Article Abstract

Prevalence and associates of anemia in adult men and women urban dwellers in Cameroon: a cross-sectional study in a Sub-Saharan setting

Authors: Ahmadou Musa Jingi, Liliane Kuate-Mfeukeu, Ba Hamadou, Narcisse Assene Ateba, Chris Nadege Nganou, Sylvie Ndongo Amougou, Edvine Guela-Wawo, Samuel Kingue


Background: Anemia is a public health problem worldwide, with the greatest burden in low income settings. This high burden contrasts with the paucity of community data, with few studies involving only children and women. The aim of this study was to assess the prevalence and associated factors of anemia in adult men and women urban dwellers.
Methods: Between October and November 2016, we carried-out a cross-sectional study in Yaounde-Cameroon. Adults of both sexes, aged ≥18 years were screened for anemia according to the WHO criteria. The main outcome was the presence and severity of anemia according to sex.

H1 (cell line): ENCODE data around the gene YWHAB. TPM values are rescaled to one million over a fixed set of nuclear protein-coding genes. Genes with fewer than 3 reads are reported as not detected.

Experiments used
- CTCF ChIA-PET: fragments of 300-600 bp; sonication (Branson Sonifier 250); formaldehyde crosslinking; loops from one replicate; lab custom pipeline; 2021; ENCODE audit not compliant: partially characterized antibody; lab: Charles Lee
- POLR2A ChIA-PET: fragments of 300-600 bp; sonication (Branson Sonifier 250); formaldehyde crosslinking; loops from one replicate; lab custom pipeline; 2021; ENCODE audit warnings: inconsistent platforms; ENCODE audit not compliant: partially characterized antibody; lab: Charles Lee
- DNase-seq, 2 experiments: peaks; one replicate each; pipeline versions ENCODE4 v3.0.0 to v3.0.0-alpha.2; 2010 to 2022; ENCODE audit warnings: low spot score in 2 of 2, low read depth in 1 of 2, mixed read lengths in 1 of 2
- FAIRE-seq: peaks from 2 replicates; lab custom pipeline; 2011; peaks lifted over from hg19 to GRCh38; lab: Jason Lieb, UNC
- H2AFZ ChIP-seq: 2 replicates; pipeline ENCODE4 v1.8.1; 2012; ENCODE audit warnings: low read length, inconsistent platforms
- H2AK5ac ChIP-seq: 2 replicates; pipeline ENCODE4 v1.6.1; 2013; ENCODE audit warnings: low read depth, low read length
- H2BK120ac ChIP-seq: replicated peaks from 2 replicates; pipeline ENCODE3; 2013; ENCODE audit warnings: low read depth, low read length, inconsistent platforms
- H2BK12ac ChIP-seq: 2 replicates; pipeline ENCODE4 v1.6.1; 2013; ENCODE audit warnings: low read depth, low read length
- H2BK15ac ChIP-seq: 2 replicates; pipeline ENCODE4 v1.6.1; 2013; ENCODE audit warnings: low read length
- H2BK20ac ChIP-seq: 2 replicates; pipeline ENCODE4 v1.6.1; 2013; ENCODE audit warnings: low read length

Results: A total of 236 participants were screened, of whom 137 (58.1%) were males. Their mean age was 45.4±10.6 years. The mean Hb was 12.7±1.5 g/L. Anemia was seen in 93 (39.3%) participants—38 (27.7%) males, and 55 (55.6%) females. The prevalence of anemia was significantly higher in women ≤40 years of age. Anemia was mild in 72 (30.5%), moderate in 19 (8.1%), and severe in 2 (0.8%) participants. Female sex was associated with a high odds of having anemia (OR: 3.3; P<0.001), while tobacco use (OR: 0.3; P=0.018) and high atherogenicity index (OR: 0.5; P=0.054) appeared to be protective against anemia. After adjusting for sex, tobacco use was not associated with a lower odds of anemia (aOR: 0.5; P=0.094).
Conclusions: The prevalence of anemia was high in both urban dwelling men and women with a high social standard, with the greatest burden in young women.